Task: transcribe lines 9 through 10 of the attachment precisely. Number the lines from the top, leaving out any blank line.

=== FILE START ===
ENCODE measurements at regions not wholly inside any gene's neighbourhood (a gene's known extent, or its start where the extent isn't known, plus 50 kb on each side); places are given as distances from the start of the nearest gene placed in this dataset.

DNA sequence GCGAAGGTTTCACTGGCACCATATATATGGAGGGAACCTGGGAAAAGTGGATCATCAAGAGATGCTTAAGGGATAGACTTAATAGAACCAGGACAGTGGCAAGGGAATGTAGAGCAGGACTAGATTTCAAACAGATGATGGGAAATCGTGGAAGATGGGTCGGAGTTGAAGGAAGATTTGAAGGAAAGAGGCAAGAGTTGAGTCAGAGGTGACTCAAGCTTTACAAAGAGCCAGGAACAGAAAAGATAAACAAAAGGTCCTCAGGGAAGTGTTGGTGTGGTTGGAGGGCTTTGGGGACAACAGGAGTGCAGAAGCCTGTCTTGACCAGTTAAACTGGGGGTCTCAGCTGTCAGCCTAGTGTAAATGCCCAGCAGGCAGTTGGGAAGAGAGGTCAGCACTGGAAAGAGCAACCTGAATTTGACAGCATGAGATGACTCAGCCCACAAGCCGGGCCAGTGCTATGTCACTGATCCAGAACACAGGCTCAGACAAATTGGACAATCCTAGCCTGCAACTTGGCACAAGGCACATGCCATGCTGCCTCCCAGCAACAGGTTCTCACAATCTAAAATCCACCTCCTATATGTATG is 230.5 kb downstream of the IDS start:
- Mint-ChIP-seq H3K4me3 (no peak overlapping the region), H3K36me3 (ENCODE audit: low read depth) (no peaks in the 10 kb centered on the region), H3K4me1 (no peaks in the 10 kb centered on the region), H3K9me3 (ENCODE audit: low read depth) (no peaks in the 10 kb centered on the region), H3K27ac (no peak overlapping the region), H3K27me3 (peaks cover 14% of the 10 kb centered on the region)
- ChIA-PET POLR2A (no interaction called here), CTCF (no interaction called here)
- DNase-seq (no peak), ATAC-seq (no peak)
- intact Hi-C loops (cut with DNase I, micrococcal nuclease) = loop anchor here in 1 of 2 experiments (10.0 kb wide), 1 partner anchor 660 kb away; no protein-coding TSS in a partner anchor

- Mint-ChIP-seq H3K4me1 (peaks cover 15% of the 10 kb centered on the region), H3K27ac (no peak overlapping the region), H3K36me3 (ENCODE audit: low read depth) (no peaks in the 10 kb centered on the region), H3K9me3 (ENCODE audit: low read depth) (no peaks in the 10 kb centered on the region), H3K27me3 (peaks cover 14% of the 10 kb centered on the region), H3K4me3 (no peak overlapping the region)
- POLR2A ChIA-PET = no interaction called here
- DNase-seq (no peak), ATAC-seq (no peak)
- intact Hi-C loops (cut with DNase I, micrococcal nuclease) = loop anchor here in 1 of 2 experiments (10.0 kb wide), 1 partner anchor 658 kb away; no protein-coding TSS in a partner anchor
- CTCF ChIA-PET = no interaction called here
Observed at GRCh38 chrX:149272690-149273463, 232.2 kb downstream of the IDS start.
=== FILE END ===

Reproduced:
- DNase-seq (no peak), ATAC-seq (no peak)
- intact Hi-C loops (cut with DNase I, micrococcal nuclease) = loop anchor here in 1 of 2 experiments (10.0 kb wide), 1 partner anchor 658 kb away; no protein-coding TSS in a partner anchor